Rossellini plays up the artificiality of the production to get at a larger truth that comes out both through the story and in the filming. De Sica's fantastic performance brings it all together, as he takes an obviously fake character and walks him through obviously fake sets and finally arrives at the big truth about wartime and taking sides. It's something that would be much harder in a typical Rossellini production and he really succeeds under his restraints. Il Generale della Rovere is one of the director's more enjoyable films and one that I could recommend to almost anybody.
The Blu-ray from Raro is quite strong, as well. The 1.37:1/1080p image looks very good, with great clarity and excellent contrast, but there's a strange feature that some won't like. The image, given a brand new HD transfer, has been windowboxed fully, giving the most complete image, but also revealing the rough cut edges and rounded corners of the frame. It isn't distracting, just a strange decision that will annoy a certain portion of the audience. Otherwise, it looks great. The only real issue with it is that the scenes removed from the director's cut look a little worse than the theatrical release footage (included on the disc as a special feature), but that's understandable given the relative states of the two prints. Outside of that, it's tough to complain. The 2-channel Master Audio track is also good, but has less to do than the image. There is little to no hiss or crackle in the background, the music sounds good, and the dialog is always clear.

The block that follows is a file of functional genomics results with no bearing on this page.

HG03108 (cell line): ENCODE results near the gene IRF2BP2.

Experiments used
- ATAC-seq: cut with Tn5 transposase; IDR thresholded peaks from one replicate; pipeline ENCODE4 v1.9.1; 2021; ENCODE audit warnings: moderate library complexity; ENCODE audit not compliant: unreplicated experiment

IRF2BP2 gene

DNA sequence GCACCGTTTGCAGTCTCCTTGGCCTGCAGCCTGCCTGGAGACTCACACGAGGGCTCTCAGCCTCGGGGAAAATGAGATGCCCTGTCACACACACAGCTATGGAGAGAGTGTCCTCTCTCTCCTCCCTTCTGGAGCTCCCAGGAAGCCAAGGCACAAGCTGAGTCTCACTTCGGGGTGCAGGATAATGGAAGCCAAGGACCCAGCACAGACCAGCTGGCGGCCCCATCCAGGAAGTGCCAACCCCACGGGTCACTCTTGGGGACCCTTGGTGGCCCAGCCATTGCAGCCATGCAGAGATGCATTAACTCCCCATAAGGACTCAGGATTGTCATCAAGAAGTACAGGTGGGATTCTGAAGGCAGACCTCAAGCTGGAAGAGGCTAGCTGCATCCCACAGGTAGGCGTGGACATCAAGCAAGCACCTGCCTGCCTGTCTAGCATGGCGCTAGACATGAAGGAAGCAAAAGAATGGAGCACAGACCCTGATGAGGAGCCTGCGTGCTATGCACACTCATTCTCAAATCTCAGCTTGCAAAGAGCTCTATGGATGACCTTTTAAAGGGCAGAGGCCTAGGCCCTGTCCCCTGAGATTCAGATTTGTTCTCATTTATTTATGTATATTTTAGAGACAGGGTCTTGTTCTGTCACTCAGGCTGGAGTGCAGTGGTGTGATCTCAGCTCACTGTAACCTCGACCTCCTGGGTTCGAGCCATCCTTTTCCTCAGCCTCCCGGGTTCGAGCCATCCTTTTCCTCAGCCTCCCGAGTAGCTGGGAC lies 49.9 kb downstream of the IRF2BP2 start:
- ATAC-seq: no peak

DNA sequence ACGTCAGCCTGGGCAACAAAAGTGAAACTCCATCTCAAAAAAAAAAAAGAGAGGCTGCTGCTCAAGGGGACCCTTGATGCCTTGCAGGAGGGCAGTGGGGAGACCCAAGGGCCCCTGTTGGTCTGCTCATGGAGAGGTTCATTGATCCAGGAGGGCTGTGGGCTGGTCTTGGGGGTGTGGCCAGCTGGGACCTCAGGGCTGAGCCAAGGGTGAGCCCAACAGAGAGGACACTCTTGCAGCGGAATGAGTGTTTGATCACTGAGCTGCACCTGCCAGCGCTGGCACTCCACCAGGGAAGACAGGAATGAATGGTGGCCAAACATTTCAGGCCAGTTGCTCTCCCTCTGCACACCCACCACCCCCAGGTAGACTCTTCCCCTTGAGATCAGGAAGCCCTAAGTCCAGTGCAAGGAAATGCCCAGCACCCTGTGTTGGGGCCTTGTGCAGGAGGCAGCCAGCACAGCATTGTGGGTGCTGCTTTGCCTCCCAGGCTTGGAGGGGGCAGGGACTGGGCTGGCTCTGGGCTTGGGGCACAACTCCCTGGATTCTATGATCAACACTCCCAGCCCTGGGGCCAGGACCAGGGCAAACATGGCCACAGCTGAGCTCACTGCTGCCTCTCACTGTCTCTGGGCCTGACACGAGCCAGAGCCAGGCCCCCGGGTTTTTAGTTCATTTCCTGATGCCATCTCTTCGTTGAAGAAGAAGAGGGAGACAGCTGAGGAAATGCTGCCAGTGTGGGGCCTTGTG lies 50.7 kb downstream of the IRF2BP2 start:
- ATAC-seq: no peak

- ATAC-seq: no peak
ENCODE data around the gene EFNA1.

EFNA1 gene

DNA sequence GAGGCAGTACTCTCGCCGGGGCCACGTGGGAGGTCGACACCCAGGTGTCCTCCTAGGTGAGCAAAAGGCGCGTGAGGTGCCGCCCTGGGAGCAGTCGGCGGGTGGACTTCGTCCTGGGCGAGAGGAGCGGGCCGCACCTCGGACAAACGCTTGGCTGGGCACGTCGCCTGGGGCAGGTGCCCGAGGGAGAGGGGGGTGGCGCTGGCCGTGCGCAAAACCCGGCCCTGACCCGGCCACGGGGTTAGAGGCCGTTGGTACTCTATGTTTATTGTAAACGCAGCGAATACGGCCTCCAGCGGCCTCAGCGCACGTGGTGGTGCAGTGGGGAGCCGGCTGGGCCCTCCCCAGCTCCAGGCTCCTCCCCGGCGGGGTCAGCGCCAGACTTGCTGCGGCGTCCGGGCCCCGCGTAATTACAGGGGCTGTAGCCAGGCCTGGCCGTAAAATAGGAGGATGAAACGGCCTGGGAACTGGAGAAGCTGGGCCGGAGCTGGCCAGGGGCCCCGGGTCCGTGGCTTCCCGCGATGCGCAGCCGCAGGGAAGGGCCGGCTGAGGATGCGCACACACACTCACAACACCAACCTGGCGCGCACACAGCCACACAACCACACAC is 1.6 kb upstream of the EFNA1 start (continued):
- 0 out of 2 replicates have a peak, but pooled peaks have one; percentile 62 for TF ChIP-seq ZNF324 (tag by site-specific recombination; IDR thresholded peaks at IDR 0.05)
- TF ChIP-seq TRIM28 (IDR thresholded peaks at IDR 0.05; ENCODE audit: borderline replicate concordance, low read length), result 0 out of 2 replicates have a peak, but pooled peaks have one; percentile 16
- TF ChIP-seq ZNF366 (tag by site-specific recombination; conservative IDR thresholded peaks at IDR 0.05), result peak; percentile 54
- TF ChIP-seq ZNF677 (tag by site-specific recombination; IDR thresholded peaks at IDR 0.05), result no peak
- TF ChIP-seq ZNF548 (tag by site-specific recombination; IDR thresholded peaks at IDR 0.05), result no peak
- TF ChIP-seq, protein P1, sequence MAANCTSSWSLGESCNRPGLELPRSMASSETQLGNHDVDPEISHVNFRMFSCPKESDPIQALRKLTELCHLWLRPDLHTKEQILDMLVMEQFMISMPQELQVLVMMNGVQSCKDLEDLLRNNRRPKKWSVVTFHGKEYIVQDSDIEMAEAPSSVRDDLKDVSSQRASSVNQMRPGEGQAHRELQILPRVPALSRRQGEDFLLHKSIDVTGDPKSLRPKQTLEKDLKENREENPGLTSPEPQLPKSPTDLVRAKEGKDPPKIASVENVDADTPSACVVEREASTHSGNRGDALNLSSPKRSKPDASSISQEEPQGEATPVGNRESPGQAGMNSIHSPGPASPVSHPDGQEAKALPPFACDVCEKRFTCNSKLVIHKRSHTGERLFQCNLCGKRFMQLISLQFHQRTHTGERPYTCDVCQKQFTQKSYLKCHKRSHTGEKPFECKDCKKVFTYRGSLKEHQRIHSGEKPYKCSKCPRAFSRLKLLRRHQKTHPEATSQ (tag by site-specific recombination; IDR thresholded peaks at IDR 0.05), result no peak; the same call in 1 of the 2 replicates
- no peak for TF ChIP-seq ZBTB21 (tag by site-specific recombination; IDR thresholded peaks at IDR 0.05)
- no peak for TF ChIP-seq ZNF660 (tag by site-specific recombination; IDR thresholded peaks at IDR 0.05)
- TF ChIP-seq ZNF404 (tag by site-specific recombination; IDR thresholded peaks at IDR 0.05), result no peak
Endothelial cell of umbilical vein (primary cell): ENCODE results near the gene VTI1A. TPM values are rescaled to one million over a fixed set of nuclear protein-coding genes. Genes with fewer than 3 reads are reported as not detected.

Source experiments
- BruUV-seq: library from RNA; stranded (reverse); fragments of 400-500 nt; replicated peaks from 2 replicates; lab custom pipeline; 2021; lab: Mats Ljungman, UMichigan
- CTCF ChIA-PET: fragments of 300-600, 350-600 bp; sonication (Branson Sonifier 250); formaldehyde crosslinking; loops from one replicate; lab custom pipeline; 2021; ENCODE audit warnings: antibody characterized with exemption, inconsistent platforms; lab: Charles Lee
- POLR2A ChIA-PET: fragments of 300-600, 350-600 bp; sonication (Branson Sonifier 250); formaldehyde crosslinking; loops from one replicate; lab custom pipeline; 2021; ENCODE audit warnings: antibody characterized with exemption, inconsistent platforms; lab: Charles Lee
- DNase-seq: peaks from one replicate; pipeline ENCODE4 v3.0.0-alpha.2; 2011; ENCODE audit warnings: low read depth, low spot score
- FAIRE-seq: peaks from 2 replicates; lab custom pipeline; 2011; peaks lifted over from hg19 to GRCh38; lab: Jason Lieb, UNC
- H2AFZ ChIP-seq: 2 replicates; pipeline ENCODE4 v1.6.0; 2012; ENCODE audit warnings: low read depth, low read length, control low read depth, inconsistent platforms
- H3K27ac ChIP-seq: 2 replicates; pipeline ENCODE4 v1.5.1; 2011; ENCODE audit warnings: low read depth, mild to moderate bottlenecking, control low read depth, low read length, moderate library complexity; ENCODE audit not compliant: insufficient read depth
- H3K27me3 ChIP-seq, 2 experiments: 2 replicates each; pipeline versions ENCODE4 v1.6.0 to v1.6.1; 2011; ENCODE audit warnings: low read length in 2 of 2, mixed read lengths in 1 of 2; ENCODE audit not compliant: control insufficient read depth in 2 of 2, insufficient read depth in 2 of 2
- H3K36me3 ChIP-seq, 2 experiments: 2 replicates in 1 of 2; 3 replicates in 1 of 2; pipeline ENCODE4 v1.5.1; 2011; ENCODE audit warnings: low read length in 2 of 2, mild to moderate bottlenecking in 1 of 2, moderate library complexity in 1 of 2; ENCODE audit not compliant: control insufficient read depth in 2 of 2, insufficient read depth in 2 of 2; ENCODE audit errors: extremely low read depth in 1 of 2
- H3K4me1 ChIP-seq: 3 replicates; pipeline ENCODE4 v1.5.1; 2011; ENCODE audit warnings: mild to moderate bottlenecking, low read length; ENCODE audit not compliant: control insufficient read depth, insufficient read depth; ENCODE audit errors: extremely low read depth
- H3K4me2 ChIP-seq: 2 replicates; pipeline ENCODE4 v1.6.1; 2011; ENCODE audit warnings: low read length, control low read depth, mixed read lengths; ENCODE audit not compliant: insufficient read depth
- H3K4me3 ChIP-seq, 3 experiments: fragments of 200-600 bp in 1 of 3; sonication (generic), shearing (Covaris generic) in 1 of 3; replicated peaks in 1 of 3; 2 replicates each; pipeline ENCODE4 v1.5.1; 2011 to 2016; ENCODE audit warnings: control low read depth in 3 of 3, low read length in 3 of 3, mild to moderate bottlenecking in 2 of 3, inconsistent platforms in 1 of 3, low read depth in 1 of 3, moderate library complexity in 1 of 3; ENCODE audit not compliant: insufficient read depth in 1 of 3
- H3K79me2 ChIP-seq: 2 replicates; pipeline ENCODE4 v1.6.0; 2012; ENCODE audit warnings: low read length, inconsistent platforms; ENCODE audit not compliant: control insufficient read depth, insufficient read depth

Extras are good, as well. Aside from the theatrical version of the film, the disc opens with "The Truth of Fiction," a visual essay by Adriano Apra about the film that includes an extensive interview with Rossellini's son, Renzo Rossellini, Jr., and details everything from the production to the issues surrounding the story. It's very good stuff, though it kind of negates the next extra, a half-hour interview with Renzo Rossellini that, surprise, is the same interview as in the visual essay. A forty minute interview with Apra is more helpful, as he discusses the differences between the two cuts of the film. An interview with Aldo Strappini about the hi-def transfer and the original trailer round out the disc.
As somebody who tires easily of the neorealist style of Rossellini and others, I was surprised by how engrossed I got in Il Generale della Rovere. Part of it is that the artifice makes the movie seem more cinematic and less like a super boring documentary, but much of it comes down to the fact that he was able to match that artifice to a story that is all about it. It makes sense as a plot and, as opposed to real life scenarios, it is able to get to some things that his realism cannot. With a strong Blu-ray to back it up, the movie is highly recommended.
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Scales of Justice
Studio: Raro Video
• Alternate Cut